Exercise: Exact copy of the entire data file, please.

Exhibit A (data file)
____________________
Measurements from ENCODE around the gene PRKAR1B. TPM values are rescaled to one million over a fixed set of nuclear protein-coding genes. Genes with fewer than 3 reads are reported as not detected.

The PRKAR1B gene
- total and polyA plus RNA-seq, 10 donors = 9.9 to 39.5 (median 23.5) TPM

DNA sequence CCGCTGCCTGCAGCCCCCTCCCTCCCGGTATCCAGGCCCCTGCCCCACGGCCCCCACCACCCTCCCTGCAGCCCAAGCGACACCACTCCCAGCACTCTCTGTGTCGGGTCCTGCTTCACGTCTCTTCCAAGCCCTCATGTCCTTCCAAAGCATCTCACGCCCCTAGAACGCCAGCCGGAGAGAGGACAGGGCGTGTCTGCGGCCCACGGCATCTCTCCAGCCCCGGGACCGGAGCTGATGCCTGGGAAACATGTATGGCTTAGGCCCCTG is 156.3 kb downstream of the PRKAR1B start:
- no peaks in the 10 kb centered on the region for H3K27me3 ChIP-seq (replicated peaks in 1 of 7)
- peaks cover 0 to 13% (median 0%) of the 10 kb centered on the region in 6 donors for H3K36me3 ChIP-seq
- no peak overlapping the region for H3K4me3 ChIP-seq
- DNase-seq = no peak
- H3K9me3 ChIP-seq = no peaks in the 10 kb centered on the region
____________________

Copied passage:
Measurements from ENCODE around the gene PRKAR1B. TPM values are rescaled to one million over a fixed set of nuclear protein-coding genes. Genes with fewer than 3 reads are reported as not detected.

The PRKAR1B gene
- total and polyA plus RNA-seq, 10 donors = 9.9 to 39.5 (median 23.5) TPM

DNA sequence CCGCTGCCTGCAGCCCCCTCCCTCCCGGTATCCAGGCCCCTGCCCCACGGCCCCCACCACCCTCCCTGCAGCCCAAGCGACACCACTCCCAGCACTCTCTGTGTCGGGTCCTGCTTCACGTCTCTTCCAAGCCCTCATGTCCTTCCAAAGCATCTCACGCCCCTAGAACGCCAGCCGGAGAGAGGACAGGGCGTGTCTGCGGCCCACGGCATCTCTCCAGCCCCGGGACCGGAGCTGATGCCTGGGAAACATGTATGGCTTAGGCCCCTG is 156.3 kb downstream of the PRKAR1B start:
- no peaks in the 10 kb centered on the region for H3K27me3 ChIP-seq (replicated peaks in 1 of 7)
- peaks cover 0 to 13% (median 0%) of the 10 kb centered on the region in 6 donors for H3K36me3 ChIP-seq
- no peak overlapping the region for H3K4me3 ChIP-seq
- DNase-seq = no peak
- H3K9me3 ChIP-seq = no peaks in the 10 kb centered on the region